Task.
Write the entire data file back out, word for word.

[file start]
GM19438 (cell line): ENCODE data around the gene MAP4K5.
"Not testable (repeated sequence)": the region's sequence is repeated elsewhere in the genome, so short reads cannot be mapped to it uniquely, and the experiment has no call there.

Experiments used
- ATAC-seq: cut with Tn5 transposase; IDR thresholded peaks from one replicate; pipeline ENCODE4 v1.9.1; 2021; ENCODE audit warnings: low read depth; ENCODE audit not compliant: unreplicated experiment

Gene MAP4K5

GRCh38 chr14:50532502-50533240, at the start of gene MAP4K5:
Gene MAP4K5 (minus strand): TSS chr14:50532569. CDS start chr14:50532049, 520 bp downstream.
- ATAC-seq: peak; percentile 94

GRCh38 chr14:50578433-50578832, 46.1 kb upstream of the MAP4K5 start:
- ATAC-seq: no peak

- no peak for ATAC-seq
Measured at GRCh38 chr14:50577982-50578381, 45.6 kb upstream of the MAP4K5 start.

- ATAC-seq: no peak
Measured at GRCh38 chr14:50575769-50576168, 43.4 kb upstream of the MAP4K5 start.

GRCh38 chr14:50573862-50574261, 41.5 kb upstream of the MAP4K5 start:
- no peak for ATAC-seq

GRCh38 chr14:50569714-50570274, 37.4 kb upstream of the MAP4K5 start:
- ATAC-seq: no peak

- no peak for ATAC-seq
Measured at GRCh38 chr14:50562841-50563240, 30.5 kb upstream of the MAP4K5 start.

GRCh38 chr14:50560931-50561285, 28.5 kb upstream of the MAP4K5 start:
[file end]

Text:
GM19438 (cell line): ENCODE data around the gene MAP4K5.
"Not testable (repeated sequence)": the region's sequence is repeated elsewhere in the genome, so short reads cannot be mapped to it uniquely, and the experiment has no call there.

Experiments used
- ATAC-seq: cut with Tn5 transposase; IDR thresholded peaks from one replicate; pipeline ENCODE4 v1.9.1; 2021; ENCODE audit warnings: low read depth; ENCODE audit not compliant: unreplicated experiment

Gene MAP4K5

GRCh38 chr14:50532502-50533240, at the start of gene MAP4K5:
Gene MAP4K5 (minus strand): TSS chr14:50532569. CDS start chr14:50532049, 520 bp downstream.
- ATAC-seq: peak; percentile 94

GRCh38 chr14:50578433-50578832, 46.1 kb upstream of the MAP4K5 start:
- ATAC-seq: no peak

- no peak for ATAC-seq
Measured at GRCh38 chr14:50577982-50578381, 45.6 kb upstream of the MAP4K5 start.

- ATAC-seq: no peak
Measured at GRCh38 chr14:50575769-50576168, 43.4 kb upstream of the MAP4K5 start.

GRCh38 chr14:50573862-50574261, 41.5 kb upstream of the MAP4K5 start:
- no peak for ATAC-seq

GRCh38 chr14:50569714-50570274, 37.4 kb upstream of the MAP4K5 start:
- ATAC-seq: no peak

- no peak for ATAC-seq
Measured at GRCh38 chr14:50562841-50563240, 30.5 kb upstream of the MAP4K5 start.

GRCh38 chr14:50560931-50561285, 28.5 kb upstream of the MAP4K5 start: